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PAGE.

Miss Williams to a a friend, describing several

cruel executions by decrees of the Revolutionary Tribunal in France

117 Miss Williams to a friend, relating the unhappy

catastrophe of a family in the South of France

134 Wm. Cowper, Esq. to S. Rose, Esq.

148 The same to the same

149 Wm. Cowper, Esq. to Lady Hesketh

151 Wm. Cowper, Esq. to Mrs. Bodham

152 Wm. Cowper, Esq. to Lady Throckmorton 154 Mr. Robert Burns to Mr. Wm. Smellie '156 Dr. Johnson on Letter Writing

158 Tables of the modes of address and superscrip

tion of letters, to persons in all situations in life

163

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A SHORT

INTRODUCTION

TO

ENGLISH GRAMMAR.

GRAMMAR.

G with

RAMMAR is the art of speaking and writing And treats of letters, syllables, words, and sen

So that It is very properly divided into the four following parts :

tences.

ORTHOGRAPHY,
ETYMOLOGY,

SYNTAX, and
PROSODY.

ORTHOGRAPIIY,

OR THE

FIRST PART OF GRAVIMAR.

O
RTHOGRAPHY treats of letters and sylla-

bles, the method of spelling, the use of stops, and other characters necessary to exact writing.

SECTION

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SECTION I.

OF THE LET

TERS.

Inglish are the following twenty-six letters:

b, c, d, g, mn, q, r, s, t, u, V, W, X, Y, Z.

Five of these are called vowels: a, e, i, o, u, and have a distinct sound of themselves. I is sometimes a vowel, and sounds like i.

The other letters are called consonants, and cannot be sounded without the help of a vowel.

The consonants are usually divided into mutes and semi-vowels, or half-vowels.

The mutes have no sound at all, without the assistance of a vowel; and are b, c, d, g, j, k, p,

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The semi-vowels have a kind of imperfect sound, without the help of a vowel ; and are, g, h, l, m, n, r, s, x; four of which, l, m, n, ?, are called liquids.

The x and = are called double letters.

A has three sounds; as in face, glass, wall. It is sometimes short, as in grass ; sometimes long, as in graze.

E has three sounds; as in stem, the, be. It is sometiincs short, as in men ; sometimes long, as in scene.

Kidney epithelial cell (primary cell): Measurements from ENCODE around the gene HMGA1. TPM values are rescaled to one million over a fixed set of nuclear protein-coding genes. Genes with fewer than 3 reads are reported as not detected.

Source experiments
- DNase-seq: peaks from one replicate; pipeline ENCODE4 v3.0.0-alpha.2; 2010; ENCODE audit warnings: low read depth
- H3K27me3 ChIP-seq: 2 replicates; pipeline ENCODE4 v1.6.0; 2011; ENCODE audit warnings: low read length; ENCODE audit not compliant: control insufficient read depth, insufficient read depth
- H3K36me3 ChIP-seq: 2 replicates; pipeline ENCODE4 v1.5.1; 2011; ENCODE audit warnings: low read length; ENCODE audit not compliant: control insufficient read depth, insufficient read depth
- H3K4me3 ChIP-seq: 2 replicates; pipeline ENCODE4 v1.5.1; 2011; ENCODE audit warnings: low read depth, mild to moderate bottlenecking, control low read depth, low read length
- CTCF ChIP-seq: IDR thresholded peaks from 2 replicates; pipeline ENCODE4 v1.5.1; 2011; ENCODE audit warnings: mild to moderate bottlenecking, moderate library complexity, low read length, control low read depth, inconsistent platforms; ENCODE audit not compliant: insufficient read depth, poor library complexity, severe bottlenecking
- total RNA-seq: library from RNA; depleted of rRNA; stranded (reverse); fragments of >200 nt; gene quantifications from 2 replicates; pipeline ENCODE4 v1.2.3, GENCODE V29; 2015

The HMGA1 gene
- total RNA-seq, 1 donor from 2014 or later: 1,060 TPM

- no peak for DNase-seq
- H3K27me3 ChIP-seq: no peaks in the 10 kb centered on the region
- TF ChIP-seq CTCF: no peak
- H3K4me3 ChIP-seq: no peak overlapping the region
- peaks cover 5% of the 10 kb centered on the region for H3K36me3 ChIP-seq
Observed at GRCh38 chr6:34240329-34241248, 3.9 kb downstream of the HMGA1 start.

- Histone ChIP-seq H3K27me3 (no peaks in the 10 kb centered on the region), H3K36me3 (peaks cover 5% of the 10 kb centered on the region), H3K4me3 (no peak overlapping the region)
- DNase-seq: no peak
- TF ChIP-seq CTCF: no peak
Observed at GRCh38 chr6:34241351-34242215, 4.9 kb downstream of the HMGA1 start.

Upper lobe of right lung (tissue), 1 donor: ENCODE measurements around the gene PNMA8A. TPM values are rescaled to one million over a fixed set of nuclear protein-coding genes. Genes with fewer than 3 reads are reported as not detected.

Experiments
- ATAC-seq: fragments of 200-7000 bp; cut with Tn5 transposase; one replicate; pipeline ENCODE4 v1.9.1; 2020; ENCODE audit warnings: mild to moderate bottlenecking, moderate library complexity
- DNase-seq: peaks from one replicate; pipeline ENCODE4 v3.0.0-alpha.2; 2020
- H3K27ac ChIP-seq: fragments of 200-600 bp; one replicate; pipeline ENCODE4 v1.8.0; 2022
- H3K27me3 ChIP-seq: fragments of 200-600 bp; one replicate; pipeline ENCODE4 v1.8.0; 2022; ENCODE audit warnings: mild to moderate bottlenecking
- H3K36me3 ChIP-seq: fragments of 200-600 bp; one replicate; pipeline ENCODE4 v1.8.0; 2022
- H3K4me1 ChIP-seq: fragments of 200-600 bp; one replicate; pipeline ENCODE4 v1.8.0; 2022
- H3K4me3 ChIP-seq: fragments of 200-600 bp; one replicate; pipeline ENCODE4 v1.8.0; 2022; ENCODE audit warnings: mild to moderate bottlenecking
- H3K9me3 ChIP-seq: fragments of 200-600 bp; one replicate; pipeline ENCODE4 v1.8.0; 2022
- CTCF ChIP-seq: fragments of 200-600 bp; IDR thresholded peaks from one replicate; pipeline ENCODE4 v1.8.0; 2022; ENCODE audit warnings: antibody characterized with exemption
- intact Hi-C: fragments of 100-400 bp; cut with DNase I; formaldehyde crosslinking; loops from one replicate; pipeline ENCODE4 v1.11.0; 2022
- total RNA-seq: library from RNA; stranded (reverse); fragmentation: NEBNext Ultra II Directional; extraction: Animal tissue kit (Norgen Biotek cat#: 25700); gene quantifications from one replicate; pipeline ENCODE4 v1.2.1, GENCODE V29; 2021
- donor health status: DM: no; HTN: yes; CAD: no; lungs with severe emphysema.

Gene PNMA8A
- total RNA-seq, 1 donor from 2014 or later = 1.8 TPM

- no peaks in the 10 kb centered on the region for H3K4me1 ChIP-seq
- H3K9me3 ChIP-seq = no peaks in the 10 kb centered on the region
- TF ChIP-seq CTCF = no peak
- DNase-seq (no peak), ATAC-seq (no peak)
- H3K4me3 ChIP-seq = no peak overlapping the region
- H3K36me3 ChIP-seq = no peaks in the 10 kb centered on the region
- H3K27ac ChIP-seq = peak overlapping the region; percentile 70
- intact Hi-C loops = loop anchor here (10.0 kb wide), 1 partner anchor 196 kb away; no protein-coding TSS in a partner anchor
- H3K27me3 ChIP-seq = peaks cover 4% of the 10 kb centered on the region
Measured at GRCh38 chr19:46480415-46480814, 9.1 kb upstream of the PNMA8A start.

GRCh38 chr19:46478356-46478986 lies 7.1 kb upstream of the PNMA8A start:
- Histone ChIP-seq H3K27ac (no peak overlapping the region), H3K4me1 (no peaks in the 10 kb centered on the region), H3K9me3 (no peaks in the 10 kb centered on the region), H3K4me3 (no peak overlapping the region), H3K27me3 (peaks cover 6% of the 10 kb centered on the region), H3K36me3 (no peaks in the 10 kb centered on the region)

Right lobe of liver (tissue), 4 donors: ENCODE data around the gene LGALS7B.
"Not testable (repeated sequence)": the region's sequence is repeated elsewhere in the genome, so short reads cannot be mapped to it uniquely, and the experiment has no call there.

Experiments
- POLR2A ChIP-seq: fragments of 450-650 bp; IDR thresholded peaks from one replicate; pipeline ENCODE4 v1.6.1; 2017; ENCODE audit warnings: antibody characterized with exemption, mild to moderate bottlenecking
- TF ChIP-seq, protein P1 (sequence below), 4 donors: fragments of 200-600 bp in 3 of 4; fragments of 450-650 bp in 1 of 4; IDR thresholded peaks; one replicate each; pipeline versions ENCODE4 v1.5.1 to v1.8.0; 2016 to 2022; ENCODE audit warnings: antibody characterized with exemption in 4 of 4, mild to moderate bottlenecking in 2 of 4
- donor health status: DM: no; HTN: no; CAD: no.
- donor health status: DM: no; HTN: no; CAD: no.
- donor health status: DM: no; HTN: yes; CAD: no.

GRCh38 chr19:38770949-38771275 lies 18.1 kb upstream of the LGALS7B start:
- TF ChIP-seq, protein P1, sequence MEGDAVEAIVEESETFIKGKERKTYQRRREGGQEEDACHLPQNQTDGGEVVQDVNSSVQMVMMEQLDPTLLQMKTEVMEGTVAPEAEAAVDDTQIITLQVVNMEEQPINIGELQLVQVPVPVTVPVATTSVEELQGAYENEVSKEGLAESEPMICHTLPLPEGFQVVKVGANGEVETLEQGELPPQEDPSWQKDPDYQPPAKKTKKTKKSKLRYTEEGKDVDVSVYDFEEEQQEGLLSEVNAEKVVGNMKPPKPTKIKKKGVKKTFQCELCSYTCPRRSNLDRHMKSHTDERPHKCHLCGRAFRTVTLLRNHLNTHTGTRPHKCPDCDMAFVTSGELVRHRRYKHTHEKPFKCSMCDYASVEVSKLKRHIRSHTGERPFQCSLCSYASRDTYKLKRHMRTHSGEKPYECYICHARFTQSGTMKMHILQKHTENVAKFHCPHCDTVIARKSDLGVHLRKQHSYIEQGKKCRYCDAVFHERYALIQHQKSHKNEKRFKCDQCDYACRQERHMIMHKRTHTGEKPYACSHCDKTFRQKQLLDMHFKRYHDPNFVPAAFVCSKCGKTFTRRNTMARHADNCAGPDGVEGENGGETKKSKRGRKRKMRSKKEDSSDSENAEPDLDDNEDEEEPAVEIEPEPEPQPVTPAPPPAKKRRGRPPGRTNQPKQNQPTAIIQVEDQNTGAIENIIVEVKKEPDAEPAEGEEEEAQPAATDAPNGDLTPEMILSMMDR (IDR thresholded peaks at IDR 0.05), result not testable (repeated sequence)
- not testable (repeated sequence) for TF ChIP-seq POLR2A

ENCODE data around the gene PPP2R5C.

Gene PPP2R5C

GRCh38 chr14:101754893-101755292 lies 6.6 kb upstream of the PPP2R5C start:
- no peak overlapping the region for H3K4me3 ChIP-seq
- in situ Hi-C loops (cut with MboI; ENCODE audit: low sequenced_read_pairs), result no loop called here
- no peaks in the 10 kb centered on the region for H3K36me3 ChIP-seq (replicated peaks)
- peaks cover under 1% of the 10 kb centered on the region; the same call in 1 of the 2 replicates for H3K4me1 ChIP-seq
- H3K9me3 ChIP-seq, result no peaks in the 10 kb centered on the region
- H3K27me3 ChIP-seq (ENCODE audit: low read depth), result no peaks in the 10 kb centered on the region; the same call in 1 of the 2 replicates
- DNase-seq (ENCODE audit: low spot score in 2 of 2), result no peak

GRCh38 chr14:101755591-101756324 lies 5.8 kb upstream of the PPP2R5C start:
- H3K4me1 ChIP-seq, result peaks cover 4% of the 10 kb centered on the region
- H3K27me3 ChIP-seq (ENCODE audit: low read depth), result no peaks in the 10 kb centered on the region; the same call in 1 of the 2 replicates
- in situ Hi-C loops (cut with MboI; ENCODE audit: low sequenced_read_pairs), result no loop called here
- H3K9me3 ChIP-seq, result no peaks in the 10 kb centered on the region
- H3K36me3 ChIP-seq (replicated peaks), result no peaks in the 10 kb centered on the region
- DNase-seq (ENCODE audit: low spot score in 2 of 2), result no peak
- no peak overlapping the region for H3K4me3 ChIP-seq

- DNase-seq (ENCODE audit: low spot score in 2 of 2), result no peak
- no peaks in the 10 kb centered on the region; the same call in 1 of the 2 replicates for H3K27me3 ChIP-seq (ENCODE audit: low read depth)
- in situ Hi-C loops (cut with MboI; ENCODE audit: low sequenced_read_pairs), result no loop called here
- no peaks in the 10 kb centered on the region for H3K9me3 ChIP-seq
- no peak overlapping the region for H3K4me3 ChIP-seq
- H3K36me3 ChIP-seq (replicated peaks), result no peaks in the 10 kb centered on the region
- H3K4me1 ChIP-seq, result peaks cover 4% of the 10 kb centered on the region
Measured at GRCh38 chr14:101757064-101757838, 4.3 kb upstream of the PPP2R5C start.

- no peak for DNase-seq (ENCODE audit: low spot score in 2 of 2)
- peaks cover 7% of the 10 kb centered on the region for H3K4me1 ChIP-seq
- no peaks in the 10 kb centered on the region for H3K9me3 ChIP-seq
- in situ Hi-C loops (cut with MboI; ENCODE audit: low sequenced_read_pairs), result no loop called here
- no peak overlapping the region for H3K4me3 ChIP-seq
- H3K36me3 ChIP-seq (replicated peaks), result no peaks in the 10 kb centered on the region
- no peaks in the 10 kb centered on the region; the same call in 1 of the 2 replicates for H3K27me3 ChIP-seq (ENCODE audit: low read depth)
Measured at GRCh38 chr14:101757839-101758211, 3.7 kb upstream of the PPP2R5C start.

I has three sounds; as in rind, third, hill.--It is sometiines long, as in shine : and sometimes short, as in sin.

o has three sounds; as in form, come, tomb.-It is sometimes long, as in bone ; and sometimes short, as in block.

U is sometimes long, as in use; and sometimes short, as in us.

Y when it is a vowel sounds like i; as in by, physic.

B is sometimes mute; as in debt, subtle, lažnb.

C is sounded liké k, before u,.0, u; as calm, copper, cut: and like s, before e, i, y; as, centrie, city, cypher.

G has two sounds; one hard, before a, o, u; as in gape, goat, gun; and the other solt, és in gem, giant. It is mutė in gnash, &c.

H is a note of aspiration, or breathing. It is sometimes mute; as in hour, honesty.

L is sometimes mute; as in calf, coulil, woul?, should, psalm, falcon, &c.

N is sometimes mute after ; as in dann, hymn.

P is sometimes mute; as in psalm, tempt.

2 is always followed by u; as in quart, quantity, quibble, question.

R has a rough sharp sound.-Re at the end of words, is sometimes sounded like er; as, thcatre, sepulchre.

S has a hissing sound.-It sometimes sounds like z; as in eyes, intrusion, delusion, bosom.

S is sometimes mute; as in isle, island, demesne, viscount.

V sounds very much like f; as vain, vanity.
X begins no English word.—It sounds like ks;

as axis.

2 sounds like hard s; and is therefore sometimes called izzard, or s hard.

Ch has one hard, and two soft sounds; as, character (karacter) chance, chamois (shamois).

Ti sounds like shi, very frequently; as relation, satiate.

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SECTION

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SECTION II.

.

OF SYLLABLES.

A

SYLLABLE is a letter, or a number of letters

which give a distinct articulate sound. Spelling consists in rightly dividing words into syllables; and writing words with proper letters.

Two vowels, joined together in one syllable, make a diphthong; as ai, in paint.

Three vowels, joined together in one syllable, make a triphthong; as eau, in beauty.

A consonant betwixt two vowels goes to the latter ; as pa-per, mo-ney ; except x, which goes to the first, as, ex-ult.

When two consonants, of the same kind, come tygether in the middle of a word, they must be diided; as, bar-row, mid-dle.

When two consonants come together in the middle of a word, that are not used to begin a word, they are divided , as dan-ger, mur-der.

Two vowels coming together, and not making a diphthong, must be divided ; as, li.on.

The primitive parts of compound words must be divided; as, under-stand, ward-robe.

The most natural and easy way of dividing words into syllables is to follow the sound, that

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